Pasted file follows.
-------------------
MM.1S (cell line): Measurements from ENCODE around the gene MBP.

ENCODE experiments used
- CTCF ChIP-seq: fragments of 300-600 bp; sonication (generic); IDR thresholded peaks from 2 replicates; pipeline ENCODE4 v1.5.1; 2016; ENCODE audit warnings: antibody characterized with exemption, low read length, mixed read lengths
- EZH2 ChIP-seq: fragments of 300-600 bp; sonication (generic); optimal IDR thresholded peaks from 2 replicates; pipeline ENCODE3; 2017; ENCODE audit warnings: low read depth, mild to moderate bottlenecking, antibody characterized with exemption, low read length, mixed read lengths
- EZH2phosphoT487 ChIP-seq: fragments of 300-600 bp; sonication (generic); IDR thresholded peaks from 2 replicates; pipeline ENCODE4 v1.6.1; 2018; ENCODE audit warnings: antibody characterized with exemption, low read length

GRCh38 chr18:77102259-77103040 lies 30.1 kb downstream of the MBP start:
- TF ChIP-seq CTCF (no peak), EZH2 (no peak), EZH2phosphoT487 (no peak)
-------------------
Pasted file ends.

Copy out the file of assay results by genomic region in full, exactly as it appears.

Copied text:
MM.1S (cell line): Measurements from ENCODE around the gene MBP.

ENCODE experiments used
- CTCF ChIP-seq: fragments of 300-600 bp; sonication (generic); IDR thresholded peaks from 2 replicates; pipeline ENCODE4 v1.5.1; 2016; ENCODE audit warnings: antibody characterized with exemption, low read length, mixed read lengths
- EZH2 ChIP-seq: fragments of 300-600 bp; sonication (generic); optimal IDR thresholded peaks from 2 replicates; pipeline ENCODE3; 2017; ENCODE audit warnings: low read depth, mild to moderate bottlenecking, antibody characterized with exemption, low read length, mixed read lengths
- EZH2phosphoT487 ChIP-seq: fragments of 300-600 bp; sonication (generic); IDR thresholded peaks from 2 replicates; pipeline ENCODE4 v1.6.1; 2018; ENCODE audit warnings: antibody characterized with exemption, low read length

GRCh38 chr18:77102259-77103040 lies 30.1 kb downstream of the MBP start:
- TF ChIP-seq CTCF (no peak), EZH2 (no peak), EZH2phosphoT487 (no peak)